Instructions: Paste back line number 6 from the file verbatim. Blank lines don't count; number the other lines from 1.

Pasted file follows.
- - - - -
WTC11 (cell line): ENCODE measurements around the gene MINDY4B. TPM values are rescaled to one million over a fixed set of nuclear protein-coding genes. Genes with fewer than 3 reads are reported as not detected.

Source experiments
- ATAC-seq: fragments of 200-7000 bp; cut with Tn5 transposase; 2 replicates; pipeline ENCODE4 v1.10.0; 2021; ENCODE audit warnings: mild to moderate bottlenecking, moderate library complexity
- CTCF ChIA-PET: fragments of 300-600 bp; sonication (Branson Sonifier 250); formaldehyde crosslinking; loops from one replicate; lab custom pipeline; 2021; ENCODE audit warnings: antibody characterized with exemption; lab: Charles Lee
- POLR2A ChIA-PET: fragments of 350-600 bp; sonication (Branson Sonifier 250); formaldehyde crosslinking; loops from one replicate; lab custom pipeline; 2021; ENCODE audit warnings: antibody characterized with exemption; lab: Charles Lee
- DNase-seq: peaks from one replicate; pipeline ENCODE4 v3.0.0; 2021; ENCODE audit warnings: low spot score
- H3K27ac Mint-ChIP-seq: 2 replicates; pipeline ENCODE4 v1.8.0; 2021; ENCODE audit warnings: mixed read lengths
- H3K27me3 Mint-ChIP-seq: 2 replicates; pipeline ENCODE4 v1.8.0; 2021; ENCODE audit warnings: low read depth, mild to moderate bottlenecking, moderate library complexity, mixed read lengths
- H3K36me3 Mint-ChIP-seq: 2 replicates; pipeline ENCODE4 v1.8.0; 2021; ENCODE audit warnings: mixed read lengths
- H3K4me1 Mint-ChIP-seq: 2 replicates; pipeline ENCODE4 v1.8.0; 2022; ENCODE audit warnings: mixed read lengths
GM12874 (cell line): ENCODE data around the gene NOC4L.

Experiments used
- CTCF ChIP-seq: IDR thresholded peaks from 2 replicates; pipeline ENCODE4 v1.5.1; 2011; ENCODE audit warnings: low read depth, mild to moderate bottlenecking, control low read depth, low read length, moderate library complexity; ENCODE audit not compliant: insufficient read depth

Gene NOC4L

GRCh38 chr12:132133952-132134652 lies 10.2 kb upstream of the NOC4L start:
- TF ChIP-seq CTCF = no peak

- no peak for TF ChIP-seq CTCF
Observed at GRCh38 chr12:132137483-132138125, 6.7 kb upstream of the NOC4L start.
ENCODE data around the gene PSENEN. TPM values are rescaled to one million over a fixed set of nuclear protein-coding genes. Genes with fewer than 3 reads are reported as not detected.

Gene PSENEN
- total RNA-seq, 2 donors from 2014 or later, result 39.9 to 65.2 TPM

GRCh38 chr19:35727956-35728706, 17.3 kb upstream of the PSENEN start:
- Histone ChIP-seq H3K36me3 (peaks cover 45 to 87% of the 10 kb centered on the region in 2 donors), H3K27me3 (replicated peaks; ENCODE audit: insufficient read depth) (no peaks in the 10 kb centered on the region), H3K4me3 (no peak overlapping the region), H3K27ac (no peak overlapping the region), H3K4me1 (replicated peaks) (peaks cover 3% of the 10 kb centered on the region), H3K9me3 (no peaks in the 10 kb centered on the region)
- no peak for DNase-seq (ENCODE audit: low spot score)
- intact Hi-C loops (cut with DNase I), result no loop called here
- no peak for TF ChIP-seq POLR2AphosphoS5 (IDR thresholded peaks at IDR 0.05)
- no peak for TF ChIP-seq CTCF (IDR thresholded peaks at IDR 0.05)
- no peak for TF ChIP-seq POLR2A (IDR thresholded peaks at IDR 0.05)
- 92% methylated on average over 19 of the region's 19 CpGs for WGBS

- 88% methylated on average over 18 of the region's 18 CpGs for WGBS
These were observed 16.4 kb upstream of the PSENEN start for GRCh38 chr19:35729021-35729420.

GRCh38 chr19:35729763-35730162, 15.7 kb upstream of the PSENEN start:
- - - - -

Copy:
- DNase-seq: peaks from one replicate; pipeline ENCODE4 v3.0.0; 2021; ENCODE audit warnings: low spot score